EXHIBIT: The Pavilion is divided into two exhibit areas. The first is Better Life in the Asmara Region, which will showcase life in the capital city of Eritrea and its satellite urban areas. Infrastructure and social services will be highlighted as well as the rich cultural heritage going back to Byzantine and Islamic periods. The second gallery, Harmony of Nature and Humanity, will display the lush natural landscapes of Eritrea, concentrating on the large coastline area but also on its rich highland interior. This display will also highlight the imperatives for ecological reform and cultural preservation, with the restoration of an internal railroad line and recent archaeological findings chief among ongoing projects. Both areas utilize slide shows, video displays, physical displays and posters in their exhibits.

Eritrea Pavilion

CUISINE: There is no dining area listed for the Pavilion.

SHOPPING: A bazaar outside the Pavilion entrance sells handicrafts such as wooden carvings, headdresses and bracelets for reasonable prices. Also, you can have your hair braided in traditional Eritrean style in the bazaar.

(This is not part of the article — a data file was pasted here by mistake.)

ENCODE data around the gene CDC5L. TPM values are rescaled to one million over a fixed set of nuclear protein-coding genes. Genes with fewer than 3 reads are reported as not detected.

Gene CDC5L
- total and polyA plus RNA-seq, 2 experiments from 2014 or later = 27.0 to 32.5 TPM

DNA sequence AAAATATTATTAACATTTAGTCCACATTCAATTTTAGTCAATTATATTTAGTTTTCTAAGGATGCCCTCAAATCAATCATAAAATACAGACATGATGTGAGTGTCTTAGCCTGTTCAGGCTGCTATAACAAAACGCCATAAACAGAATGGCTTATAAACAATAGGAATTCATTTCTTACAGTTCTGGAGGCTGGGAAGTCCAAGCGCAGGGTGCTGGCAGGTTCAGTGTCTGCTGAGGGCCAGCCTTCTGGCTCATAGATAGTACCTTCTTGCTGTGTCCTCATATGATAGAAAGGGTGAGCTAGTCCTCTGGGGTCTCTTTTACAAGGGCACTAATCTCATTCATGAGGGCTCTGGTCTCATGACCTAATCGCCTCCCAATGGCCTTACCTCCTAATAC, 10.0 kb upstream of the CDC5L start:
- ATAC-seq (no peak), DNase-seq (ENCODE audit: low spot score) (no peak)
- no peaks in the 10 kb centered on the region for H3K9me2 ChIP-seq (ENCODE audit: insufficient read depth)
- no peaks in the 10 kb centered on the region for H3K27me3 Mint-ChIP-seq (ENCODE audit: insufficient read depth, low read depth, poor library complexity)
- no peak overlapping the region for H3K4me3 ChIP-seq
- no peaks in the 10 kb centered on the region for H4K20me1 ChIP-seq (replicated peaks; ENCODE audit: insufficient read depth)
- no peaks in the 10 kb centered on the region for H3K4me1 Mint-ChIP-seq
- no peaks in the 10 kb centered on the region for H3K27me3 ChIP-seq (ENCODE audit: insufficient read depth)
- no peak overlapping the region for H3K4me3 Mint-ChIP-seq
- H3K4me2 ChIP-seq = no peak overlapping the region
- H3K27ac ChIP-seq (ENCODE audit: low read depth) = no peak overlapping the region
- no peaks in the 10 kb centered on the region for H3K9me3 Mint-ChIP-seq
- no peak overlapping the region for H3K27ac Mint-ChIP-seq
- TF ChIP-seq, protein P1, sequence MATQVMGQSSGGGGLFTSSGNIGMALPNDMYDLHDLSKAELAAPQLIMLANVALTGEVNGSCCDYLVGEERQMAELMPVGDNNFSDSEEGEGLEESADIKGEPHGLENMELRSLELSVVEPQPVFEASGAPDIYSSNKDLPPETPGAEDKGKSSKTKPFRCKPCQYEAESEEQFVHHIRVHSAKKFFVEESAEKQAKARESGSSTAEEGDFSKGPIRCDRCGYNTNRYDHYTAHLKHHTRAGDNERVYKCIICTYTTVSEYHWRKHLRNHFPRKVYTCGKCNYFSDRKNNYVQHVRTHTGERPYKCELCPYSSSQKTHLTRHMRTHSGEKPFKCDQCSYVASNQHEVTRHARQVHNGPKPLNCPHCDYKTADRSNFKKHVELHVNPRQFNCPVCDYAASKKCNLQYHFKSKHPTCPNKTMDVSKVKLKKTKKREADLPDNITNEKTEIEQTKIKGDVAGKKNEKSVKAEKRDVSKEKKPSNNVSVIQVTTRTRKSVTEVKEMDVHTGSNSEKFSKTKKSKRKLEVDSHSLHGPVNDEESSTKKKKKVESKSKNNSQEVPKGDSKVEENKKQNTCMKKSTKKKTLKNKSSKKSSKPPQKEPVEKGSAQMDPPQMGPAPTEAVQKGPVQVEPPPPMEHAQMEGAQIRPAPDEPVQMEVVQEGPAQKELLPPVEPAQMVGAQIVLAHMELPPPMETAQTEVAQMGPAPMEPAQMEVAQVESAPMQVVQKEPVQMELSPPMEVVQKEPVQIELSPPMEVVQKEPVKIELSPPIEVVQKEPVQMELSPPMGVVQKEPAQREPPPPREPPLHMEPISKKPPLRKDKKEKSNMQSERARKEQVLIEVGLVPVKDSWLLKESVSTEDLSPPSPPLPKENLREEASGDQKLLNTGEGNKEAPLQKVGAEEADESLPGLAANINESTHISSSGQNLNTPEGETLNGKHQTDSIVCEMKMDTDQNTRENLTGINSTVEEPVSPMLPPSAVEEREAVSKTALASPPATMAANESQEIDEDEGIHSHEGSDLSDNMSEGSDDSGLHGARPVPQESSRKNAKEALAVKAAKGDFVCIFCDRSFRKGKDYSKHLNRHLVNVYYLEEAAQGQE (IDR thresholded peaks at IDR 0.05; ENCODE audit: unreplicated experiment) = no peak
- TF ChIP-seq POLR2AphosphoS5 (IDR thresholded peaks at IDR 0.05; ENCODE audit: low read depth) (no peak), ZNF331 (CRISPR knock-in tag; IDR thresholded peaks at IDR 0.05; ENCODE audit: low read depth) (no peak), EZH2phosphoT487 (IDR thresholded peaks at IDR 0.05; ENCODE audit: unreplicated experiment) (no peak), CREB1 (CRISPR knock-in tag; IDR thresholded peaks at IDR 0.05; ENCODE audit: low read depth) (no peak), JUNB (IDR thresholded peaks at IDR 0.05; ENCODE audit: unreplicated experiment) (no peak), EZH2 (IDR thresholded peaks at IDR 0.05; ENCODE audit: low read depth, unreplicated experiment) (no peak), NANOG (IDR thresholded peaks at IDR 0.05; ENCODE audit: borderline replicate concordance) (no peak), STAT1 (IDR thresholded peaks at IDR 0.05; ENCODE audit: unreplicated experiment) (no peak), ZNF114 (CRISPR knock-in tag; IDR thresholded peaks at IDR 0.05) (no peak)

Note: This Pavilion is located in the Africa Joint Pavilion.

African Union Pavilion

African Union Pavilion

THEME: The Great Benefits of Clean Energy on Africa’s Urban Management

PAVILION: An impressive entrance presents African script and statuary with a shimmering earth model on the side, showing African status in world affairs and the focus on protecting the world environment. Visitors tour a curved corridor along which the AU presentation will exhibit the development, urbanization, economic rise and cultural heritage of the member nations of the African Union.

African Union Pavilion